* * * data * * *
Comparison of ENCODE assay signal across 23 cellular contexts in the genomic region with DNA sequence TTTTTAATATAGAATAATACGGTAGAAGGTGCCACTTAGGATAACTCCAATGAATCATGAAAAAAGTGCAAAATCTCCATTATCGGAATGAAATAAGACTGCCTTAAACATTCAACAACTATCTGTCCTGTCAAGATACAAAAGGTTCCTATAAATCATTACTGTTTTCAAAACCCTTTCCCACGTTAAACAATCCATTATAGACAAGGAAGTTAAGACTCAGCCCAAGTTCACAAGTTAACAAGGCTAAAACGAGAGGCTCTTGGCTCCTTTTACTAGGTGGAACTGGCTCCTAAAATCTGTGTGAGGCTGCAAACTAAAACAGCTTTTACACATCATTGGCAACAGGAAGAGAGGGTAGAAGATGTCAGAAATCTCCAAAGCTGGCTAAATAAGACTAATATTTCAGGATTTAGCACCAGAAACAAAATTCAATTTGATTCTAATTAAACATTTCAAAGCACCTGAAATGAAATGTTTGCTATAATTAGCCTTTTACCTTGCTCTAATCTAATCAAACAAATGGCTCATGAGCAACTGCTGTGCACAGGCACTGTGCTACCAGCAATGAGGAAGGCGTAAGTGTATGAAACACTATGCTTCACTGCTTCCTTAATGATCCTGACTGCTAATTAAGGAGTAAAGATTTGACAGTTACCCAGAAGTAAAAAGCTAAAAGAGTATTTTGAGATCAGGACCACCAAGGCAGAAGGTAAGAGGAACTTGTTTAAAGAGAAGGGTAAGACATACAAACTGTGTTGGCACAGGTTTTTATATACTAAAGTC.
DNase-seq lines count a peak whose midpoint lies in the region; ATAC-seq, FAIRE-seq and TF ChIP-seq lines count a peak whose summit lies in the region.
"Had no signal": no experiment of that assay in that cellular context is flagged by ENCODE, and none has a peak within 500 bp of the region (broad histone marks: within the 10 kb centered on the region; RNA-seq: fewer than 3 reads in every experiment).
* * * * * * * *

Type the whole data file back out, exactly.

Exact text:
Comparison of ENCODE assay signal across 23 cellular contexts in the genomic region with DNA sequence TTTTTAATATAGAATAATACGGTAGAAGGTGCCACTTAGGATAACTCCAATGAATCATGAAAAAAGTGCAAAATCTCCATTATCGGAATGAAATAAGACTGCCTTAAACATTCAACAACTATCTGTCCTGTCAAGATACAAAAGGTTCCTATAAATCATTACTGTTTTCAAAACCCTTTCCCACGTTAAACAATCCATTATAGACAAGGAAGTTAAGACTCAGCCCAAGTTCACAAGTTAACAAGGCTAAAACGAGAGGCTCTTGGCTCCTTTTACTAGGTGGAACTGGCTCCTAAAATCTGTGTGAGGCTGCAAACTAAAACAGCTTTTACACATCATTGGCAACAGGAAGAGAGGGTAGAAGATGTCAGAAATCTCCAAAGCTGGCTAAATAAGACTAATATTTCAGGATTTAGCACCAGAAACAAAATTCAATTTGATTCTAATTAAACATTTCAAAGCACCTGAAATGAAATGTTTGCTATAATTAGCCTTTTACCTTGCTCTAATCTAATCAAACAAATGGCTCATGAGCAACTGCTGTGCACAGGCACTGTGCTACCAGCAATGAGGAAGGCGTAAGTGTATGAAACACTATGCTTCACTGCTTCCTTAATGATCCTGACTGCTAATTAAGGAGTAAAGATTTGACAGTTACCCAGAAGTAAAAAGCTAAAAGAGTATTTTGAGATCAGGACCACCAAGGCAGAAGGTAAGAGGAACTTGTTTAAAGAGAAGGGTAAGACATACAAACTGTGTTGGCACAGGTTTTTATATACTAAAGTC.
DNase-seq lines count a peak whose midpoint lies in the region; ATAC-seq, FAIRE-seq and TF ChIP-seq lines count a peak whose summit lies in the region.
"Had no signal": no experiment of that assay in that cellular context is flagged by ENCODE, and none has a peak within 500 bp of the region (broad histone marks: within the 10 kb centered on the region; RNA-seq: fewer than 3 reads in every experiment).